This week on February 2, the Church celebrates the feast of the Presentation of the Lord which occurs forty days after the birth of Jesus and is also known as Candlemas day, since the blessing and procession of candles is included in the liturgy. )
In the days in which Jesus was born, there were three legal ordinances which were required by every Jewish parent that had given birth to a firstborn son. This first of these ordinances was the rite of circumcision. This took place eight days after the birth of the son in accordance with the covenant of Abraham (cf Gen 17:9-14). The second was the purification of the mother, which lasts 40 days (cf. Lev 12:1-4), and the Sin Offering, i.e. the two turtle doves (cfLev 12:6-8).
The third ordinance required by Jewish law was the presentation (cf Ex 13:2) The male firstborn of every man or animal belonged to the Lord. If they were to be allowed to live, then their lives must be purchased from the Lord, who spared them during the passover.
This was also an illustration of what Jesus would do on the cross. He would redeem us who were dead in sin in order that we might have life. The purchase price would be His own blood. A life would be paid for a life.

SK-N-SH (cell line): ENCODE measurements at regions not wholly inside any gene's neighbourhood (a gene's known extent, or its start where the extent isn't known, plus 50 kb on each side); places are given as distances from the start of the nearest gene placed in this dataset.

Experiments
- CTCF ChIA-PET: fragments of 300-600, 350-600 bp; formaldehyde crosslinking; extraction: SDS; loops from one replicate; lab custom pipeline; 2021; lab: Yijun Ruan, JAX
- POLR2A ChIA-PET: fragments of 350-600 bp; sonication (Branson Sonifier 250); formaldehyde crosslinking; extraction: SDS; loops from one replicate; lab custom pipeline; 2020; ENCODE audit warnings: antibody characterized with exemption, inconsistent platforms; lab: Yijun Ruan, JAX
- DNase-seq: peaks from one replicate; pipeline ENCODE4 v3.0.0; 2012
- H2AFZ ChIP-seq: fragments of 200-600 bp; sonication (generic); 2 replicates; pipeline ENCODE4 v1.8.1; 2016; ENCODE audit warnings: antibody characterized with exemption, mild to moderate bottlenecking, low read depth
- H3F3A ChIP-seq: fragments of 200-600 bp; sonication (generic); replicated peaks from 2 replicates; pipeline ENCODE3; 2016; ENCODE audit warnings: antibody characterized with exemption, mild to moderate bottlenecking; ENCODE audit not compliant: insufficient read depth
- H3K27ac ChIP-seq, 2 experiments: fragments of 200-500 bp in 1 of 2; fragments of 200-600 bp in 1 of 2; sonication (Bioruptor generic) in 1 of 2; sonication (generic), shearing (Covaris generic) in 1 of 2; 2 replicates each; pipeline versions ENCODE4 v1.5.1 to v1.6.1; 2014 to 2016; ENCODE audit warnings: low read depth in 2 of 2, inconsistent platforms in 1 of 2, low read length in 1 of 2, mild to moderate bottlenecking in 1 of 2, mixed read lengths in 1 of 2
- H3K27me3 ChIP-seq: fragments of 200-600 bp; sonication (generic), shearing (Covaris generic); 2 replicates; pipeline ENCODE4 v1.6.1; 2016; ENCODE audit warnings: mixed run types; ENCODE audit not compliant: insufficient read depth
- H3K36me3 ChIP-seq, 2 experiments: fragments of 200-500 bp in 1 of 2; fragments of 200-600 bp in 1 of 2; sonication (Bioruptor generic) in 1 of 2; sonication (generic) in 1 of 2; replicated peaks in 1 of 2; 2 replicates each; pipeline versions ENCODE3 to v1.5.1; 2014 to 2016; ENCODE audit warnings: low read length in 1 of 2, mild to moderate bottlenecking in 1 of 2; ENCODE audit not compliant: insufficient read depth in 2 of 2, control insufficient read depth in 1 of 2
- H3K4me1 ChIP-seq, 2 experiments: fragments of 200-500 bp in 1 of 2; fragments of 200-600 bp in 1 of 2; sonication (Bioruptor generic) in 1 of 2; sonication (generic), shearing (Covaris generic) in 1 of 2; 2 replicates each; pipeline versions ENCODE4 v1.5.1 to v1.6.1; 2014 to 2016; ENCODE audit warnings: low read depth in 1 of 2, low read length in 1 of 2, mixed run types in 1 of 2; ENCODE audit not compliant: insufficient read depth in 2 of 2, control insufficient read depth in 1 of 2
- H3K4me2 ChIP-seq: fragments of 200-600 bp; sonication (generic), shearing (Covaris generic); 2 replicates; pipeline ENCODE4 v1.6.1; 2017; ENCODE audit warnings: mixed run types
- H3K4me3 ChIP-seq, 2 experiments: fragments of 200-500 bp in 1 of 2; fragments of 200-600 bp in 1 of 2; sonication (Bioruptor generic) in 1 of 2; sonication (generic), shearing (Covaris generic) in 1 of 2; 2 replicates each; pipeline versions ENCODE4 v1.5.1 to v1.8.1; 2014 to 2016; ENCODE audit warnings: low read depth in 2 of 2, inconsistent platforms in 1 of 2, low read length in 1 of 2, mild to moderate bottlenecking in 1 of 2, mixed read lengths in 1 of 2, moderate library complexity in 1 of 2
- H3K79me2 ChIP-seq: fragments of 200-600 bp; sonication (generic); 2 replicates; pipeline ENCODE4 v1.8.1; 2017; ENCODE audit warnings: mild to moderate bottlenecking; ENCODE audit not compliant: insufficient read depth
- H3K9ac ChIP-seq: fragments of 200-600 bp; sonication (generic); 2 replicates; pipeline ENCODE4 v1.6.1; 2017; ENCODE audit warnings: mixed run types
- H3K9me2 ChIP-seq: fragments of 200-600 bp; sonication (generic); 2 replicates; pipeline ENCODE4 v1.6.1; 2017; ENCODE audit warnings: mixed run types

It was at this moment, at the Temple that Simeon and the prophetess Anna would recognize the infant boy as the promised Messiah. Simeon was overjoyed to have seen with his own eyes the salvation of the world and called Jesus “a light for revelation to the Gentiles' (Luke 2:32). Anna “gave thanks to God and spoke about the child to all who were awaiting the redemption of Jerusalem” (Luke 2:38).
Jesus is the Light of the world. We rejoice today because “The people who walked in darkness have seen a great light; Upon those who lived in a land of gloom a light has shone (Is 9:1). Like Anna and Simeon, once we have seen Jesus, the light, we do not hide the light, or try to cover it up. We give thanks to God and speak about Him.
Last Friday, January 27th hundreds of thousands of mostly young people took to the streets of Washington DC to stand for Life. To those who would say that the Light of Christ in the Catholic Church is fading away I say “think again.” Each of these young men and women allowed the Light of Jesus to shine through them as they stood against the darkness of the culture of death.
They did what Zephaniah told us in the first reading this Sunday: they sought the Lord, justice, and humility. If we live the beatitudes Jesus taughtus in the Gospel on Sunday, our Light will continue to shine.
God Bless you all this week and on the Feast of the Presentation.
Father Robert Letona